Sooner or later, everybody you Blog about reads the post. It’s because of Google, of course — everybody does a search on their own name and their friends’s names occasionally. Here’s a list of various people that have contacted me after finding various bits of this site:
- The owner of the first-ever Mozzarepa truck in NYC.
- Various former girlfriends of Kieran Downes find his M4K pictures online and want to know how they can get back in touch. Ditto for college buddies of Gerard Viau.
- A childhood friend contacted me when I named him in an early post as my junior-high-school smut-mag connection. Since that dubious honor was googling higher than his online resume, I took it down in a hurry.
- I heard from the friend of a young, Midwestern chamber-of-commerce member whose online profile I had stumbled across in my search for the Defend Brooklyn T-shirt. Since I posted the story, she had become a police officer in Detroit. This spring, she and her partner were shot and killed while sitting at an intersection. I removed the mention.
- My friend Rommel Kott Cuellar, he of the Mexican Forklift Story, who became a SWAT team member in the state of Tamaulipas and recently apprehended an FBI 10 most wanted felon. Fortunately, he didn’t seem to mind the description I gave him. Did I mention I once talked him out of buying a tiger?
- Some toad-biting indie-film promoter wrote me with some veiled threats: “I am concerned over similarities between your concept and ours.” R-i-i-i-ght, as if there wasn’t plenty of prior art on this concept. Frankly, I think it’s sour grapes because I registered my domain name a year before him, so I didn’t have to use the definite article. Nyaaah!
- Motivational speaker Anthony Robbins, who borrowed the Ultimate Water Gun, took it to Singapore, then had his personal assistants threaten to sue me when I mentioned the fact on my site. I’ve been trying to negotiate an UWG loan to a heavy-metal band in Philadelphia, in return for recording a song caled “Anthony Robbins Can Bite my Crank.” Which I’ll post, naturally.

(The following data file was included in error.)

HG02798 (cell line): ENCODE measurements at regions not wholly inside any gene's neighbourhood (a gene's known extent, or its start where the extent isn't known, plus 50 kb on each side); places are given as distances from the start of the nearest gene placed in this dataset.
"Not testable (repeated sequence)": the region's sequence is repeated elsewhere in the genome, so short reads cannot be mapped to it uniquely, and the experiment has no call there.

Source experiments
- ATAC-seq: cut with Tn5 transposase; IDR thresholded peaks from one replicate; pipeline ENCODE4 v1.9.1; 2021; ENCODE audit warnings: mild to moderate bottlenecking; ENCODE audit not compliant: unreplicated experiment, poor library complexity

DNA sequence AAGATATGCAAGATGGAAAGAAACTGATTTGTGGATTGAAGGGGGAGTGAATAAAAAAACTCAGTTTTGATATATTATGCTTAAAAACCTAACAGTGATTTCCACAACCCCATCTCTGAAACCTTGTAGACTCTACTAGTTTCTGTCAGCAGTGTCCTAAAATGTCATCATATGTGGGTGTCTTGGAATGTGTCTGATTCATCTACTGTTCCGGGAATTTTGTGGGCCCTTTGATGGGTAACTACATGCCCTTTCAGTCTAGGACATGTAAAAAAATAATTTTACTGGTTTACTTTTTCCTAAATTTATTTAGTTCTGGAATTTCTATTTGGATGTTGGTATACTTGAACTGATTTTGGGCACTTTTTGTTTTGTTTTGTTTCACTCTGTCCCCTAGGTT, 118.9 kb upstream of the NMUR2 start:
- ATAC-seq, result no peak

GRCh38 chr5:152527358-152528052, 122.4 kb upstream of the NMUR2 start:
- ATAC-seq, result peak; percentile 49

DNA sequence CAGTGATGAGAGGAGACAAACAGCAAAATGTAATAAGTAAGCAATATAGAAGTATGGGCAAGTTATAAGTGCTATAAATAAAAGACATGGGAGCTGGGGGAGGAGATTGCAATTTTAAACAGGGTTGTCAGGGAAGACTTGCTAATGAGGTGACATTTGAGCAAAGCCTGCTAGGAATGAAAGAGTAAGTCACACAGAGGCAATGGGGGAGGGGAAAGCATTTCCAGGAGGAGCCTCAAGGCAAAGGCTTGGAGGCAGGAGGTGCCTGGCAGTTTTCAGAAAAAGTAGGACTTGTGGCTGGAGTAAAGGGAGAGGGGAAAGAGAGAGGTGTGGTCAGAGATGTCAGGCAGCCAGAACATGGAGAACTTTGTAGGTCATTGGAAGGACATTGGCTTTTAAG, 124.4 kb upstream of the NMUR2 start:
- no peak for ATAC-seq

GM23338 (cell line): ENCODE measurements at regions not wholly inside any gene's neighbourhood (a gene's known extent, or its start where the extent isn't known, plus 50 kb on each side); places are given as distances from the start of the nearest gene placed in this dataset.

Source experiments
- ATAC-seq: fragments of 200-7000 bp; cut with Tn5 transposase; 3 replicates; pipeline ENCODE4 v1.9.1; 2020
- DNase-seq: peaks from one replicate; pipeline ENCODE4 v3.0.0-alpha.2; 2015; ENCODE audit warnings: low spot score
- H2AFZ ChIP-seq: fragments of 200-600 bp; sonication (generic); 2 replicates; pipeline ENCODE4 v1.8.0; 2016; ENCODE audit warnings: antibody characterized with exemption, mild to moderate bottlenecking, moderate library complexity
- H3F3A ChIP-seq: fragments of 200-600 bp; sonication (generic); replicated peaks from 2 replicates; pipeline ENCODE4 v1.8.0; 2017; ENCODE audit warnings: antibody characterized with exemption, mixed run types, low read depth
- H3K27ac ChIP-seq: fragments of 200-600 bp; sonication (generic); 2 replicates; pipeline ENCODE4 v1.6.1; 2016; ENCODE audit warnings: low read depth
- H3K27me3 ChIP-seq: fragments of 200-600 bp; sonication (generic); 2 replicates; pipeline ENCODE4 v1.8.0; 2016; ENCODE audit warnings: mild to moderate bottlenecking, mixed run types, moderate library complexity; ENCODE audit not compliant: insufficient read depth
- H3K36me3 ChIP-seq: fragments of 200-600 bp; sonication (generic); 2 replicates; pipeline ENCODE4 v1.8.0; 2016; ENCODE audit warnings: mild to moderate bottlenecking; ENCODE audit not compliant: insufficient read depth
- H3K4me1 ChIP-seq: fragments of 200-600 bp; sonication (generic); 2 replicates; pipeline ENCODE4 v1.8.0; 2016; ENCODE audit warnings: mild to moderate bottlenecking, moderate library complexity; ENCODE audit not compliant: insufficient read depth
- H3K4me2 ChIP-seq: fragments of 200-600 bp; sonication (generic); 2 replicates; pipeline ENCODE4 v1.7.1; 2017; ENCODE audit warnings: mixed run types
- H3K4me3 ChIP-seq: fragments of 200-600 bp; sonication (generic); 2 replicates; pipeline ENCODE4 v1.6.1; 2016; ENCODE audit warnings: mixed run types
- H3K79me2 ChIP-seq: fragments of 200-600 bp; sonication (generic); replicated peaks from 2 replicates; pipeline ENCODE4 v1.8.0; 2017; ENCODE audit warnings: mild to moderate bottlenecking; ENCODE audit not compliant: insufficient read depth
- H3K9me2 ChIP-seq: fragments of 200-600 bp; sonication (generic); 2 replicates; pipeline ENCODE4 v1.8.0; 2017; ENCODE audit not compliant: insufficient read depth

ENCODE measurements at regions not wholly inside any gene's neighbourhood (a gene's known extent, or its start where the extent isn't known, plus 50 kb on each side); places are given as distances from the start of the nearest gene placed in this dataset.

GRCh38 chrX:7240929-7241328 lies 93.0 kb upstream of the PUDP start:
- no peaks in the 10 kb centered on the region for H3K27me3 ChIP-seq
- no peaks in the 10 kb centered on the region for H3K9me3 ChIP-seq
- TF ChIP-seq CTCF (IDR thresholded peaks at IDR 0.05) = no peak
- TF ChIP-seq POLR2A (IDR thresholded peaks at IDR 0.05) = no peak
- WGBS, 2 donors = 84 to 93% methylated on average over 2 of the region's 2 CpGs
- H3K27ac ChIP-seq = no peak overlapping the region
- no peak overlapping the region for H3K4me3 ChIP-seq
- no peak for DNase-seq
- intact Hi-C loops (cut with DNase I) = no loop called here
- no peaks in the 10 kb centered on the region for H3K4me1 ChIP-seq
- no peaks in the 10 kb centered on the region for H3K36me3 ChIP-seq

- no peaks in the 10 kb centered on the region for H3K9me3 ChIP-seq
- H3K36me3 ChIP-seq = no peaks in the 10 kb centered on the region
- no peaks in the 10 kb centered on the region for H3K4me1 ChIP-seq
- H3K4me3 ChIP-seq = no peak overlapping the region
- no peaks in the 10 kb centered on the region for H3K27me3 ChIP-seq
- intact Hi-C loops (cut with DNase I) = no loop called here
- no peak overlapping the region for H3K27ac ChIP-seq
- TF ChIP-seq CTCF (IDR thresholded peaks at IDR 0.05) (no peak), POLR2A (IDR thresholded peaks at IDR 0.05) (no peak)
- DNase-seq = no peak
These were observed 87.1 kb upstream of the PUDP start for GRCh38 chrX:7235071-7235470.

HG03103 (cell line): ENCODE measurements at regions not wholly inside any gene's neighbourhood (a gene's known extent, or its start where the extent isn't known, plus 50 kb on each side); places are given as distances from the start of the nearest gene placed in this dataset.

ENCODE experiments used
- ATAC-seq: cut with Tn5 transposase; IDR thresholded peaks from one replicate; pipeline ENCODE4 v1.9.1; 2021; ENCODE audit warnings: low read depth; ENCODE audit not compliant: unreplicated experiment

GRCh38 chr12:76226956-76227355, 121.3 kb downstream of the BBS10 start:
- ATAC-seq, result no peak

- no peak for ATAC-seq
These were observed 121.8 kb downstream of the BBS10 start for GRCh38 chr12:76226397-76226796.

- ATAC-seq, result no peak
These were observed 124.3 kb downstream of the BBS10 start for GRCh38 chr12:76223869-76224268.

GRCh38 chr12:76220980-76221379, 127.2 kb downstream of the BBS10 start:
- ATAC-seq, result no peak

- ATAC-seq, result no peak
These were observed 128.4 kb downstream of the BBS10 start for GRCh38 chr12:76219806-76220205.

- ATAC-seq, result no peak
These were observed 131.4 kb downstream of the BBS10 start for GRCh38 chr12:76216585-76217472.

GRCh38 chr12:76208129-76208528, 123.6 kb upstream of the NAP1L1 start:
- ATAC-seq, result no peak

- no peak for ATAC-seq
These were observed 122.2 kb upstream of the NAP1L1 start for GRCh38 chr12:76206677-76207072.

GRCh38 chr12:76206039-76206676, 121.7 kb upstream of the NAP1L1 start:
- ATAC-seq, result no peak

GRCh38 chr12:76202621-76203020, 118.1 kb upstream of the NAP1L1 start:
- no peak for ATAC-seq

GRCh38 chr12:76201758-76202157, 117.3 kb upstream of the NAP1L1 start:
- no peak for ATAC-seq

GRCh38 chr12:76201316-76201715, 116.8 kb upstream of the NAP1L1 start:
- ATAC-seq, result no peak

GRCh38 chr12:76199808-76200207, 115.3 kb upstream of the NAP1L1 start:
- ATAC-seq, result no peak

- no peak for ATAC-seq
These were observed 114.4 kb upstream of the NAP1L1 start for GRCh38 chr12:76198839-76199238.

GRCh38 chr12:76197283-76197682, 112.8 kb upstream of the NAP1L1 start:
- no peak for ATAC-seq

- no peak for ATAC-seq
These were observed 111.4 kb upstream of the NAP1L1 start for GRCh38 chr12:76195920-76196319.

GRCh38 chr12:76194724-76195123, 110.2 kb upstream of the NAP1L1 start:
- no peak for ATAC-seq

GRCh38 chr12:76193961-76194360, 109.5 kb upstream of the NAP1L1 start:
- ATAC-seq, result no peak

- I heard from the “real” inventor of the Super Soaker, who was carrying on a bitter and vengeful feud with the cabal of scientists, corporate bastards, and Venusian telepaths that screwed him out of the fruits of his work.
- This weekend, I was contacted by a person who had been deeply affected by the work of Red Cross volunteer coordinator John McGee. John was the one who organized the Red Cross’ efforts to work with the thousands of New Yorkers who showed up at 66th and 7th on September 11th, offering to do something — anything — to help. I spend a couple of days helping out, mostly making copies, telling people where the blood centers were (remember the big urge to give blood?), and attending Red Cross training sessions that John led. He was funny, organized, down-to-earth, and made a big difference. I realized pretty soon that we weren’t helping John, really: it was the other way around, and he was ministering to us by helping us feel like we were doing something. Plus, I came away with some good, real-world tips. For example, Red Cross shelters can’t accept donations of prepared food, since they have to follow the same health code restrictions as restaurants. It’s a big challenge for shelter operators to politely turn away plates of brownies, apple pies, ham roasts, and casseroles prepared by people who just want to help. John’s solution? Keep a fire company handy — “those guys will eat anything and everything.”
John passed away at the end of 2001, and he’s sorely missed.